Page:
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Shigeru Yokota, Tireless Fighter for Daughter Abducted, Dies

Leaders Should Renew Commitment to Addressing North Korea’s Rights Violations

An April, 2005 photo shows Shigeru Yokota and his wife Sakie at a meeting in Tokyo to demand the return of North Korean abductees. Their daughter Megumi, seen in the picture in background, was abducted by North Korea in 1977. © The Yomiuri Shimbun via AP Images

The world has lost a champion of compassion and perseverance.

Shigeru Yogota died on June 5 at the age of 87. Along with his wife Sakie, Shigeru worked tirelessly for decades for the return of their daughter Megumi, whom North Korean agents abducted in 1977, when she was 13, and took to North Korea. The couple founded and headed a group dedicated to bringing back Megumi and other Japanese people abducted by the North Korean government during the 1970s and 1980s. These abductees were allegedly forced to help train spies by teaching them Japanese language, accent, and culture, or enabling them to falsify Japanese identification documents.

Shigeru attended more than 1,400 meetings to raise awareness across the country about North Korean abductions. His persistence had a deep impact on Japanese society, raising what was once an obscure issue in Japan to one known from small villages to the highest echelons of power in Tokyo. A wave of films, manga, theatre, and literature about Megumi are all directly due to Shigeru and Sakie’s efforts. Today, the abductions are one of the top diplomatic issues between Japan and North Korea, and addressing them became a top priority for the government of Prime Minister Shinzo Abe.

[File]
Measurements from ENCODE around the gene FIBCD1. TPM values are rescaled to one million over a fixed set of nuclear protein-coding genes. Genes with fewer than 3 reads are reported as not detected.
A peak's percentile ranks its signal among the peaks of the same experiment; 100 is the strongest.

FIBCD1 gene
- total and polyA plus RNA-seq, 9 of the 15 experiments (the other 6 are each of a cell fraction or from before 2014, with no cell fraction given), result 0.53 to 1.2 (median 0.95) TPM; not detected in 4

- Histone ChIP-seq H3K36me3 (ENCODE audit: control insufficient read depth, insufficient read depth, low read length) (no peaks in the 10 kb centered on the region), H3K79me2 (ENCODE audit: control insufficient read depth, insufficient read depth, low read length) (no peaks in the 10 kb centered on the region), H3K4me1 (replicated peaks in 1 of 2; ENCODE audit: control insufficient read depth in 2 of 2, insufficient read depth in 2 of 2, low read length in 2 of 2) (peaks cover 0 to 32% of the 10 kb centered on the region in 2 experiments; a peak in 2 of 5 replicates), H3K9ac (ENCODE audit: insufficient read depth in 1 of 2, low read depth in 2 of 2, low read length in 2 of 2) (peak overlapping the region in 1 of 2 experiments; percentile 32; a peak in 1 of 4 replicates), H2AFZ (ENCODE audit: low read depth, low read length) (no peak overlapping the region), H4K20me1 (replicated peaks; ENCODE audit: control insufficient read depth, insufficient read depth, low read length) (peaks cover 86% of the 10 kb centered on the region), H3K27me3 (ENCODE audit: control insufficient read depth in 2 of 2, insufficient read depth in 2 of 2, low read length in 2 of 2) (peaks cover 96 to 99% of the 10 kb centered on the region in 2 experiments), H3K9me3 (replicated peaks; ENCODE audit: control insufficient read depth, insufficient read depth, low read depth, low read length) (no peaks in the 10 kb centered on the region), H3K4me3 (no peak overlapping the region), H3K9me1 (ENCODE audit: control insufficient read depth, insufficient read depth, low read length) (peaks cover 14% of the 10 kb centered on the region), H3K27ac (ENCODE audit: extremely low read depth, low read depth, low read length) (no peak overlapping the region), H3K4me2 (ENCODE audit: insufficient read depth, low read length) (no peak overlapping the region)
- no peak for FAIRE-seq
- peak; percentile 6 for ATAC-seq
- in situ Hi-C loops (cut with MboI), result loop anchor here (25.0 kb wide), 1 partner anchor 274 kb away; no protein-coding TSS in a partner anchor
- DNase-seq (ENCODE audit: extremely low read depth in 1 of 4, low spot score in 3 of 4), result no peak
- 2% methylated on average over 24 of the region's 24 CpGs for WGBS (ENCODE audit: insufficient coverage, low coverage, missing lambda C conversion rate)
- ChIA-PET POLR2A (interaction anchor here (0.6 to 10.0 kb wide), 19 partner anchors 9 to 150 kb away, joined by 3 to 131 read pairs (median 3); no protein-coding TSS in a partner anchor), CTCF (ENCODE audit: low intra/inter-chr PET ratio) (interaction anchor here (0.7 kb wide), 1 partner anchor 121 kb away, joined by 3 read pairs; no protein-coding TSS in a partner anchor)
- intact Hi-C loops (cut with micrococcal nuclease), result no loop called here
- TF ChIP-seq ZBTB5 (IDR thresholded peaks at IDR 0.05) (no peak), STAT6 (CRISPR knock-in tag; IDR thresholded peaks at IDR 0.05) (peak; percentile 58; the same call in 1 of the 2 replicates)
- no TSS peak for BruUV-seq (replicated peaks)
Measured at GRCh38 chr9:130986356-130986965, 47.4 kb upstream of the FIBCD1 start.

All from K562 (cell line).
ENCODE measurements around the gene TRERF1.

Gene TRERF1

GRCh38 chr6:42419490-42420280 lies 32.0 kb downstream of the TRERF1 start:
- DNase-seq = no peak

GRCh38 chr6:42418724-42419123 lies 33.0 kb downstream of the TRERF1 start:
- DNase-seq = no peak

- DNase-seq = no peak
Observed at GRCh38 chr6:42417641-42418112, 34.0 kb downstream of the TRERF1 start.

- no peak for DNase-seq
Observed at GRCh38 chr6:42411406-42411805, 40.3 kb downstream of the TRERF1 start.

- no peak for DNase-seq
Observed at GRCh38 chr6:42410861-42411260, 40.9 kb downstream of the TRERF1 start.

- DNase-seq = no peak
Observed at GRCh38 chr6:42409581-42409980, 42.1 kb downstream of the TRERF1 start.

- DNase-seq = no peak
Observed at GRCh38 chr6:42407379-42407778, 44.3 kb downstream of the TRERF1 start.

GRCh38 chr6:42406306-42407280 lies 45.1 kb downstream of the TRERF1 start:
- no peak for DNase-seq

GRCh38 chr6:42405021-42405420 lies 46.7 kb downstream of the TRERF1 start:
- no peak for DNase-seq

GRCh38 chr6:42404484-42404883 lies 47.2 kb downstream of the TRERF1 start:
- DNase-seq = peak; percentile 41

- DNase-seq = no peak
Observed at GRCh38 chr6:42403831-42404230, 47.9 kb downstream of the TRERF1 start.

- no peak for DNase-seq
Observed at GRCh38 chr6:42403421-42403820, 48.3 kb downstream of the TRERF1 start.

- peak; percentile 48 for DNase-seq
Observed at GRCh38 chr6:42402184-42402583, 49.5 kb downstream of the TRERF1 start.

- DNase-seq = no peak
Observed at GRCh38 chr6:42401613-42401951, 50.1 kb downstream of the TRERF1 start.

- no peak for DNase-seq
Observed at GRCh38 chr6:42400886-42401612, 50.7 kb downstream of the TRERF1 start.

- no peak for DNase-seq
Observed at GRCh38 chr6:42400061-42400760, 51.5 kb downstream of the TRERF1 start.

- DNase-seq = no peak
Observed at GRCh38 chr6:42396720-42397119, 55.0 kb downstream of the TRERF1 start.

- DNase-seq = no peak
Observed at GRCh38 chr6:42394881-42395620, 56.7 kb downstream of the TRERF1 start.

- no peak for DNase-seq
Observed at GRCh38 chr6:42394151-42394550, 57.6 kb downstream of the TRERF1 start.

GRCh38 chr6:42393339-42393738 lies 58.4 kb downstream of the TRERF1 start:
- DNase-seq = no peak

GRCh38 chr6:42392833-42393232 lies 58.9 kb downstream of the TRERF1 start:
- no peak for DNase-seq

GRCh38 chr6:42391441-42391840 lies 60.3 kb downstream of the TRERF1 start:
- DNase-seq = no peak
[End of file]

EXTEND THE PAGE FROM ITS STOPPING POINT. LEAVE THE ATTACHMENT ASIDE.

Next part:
Shigeru and Sakie never gave up, even after North Korea admitted abducting their daughter in 2002 and claimed that she had died.

The couple had a key role in getting Prime Minister Abe to support the establishment of a special United Nations Commission of Inquiry on human rights in North Korea, which found the North Korean government had committed numerous and systematic human rights violations including crimes against humanity. The couple were also supporters of the establishment of a field office in Seoul of the UN Office of the High Commissioner for Human Rights, which documents ongoing human rights violations, collects evidence, and works on potential prosecutorial strategies. 

Many in Japan mourn Shigeru because of his extraordinary character. Leaders in Japan and other governments around the world should remember Shigeru and use the example of his persistence to strengthen their commitments to address North Korea’s atrocious human rights record.

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